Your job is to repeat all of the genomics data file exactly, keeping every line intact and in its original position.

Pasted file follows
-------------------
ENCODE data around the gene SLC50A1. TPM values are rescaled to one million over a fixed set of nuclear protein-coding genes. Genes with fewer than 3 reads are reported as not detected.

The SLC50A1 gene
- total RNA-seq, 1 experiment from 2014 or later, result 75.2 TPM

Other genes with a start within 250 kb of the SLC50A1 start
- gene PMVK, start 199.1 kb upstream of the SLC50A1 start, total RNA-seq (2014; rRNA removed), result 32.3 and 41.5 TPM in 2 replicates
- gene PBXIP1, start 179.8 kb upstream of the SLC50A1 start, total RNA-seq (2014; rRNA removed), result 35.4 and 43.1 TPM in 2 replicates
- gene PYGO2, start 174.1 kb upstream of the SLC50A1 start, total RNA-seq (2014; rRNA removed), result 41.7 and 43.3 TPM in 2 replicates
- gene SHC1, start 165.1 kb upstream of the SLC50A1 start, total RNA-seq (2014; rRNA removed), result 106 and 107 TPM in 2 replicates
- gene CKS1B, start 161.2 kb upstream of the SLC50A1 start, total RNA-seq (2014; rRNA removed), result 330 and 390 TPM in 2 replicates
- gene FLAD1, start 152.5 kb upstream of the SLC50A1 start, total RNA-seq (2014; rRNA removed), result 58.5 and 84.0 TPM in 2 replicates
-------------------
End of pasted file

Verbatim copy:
ENCODE data around the gene SLC50A1. TPM values are rescaled to one million over a fixed set of nuclear protein-coding genes. Genes with fewer than 3 reads are reported as not detected.

The SLC50A1 gene
- total RNA-seq, 1 experiment from 2014 or later, result 75.2 TPM

Other genes with a start within 250 kb of the SLC50A1 start
- gene PMVK, start 199.1 kb upstream of the SLC50A1 start, total RNA-seq (2014; rRNA removed), result 32.3 and 41.5 TPM in 2 replicates
- gene PBXIP1, start 179.8 kb upstream of the SLC50A1 start, total RNA-seq (2014; rRNA removed), result 35.4 and 43.1 TPM in 2 replicates
- gene PYGO2, start 174.1 kb upstream of the SLC50A1 start, total RNA-seq (2014; rRNA removed), result 41.7 and 43.3 TPM in 2 replicates
- gene SHC1, start 165.1 kb upstream of the SLC50A1 start, total RNA-seq (2014; rRNA removed), result 106 and 107 TPM in 2 replicates
- gene CKS1B, start 161.2 kb upstream of the SLC50A1 start, total RNA-seq (2014; rRNA removed), result 330 and 390 TPM in 2 replicates
- gene FLAD1, start 152.5 kb upstream of the SLC50A1 start, total RNA-seq (2014; rRNA removed), result 58.5 and 84.0 TPM in 2 replicates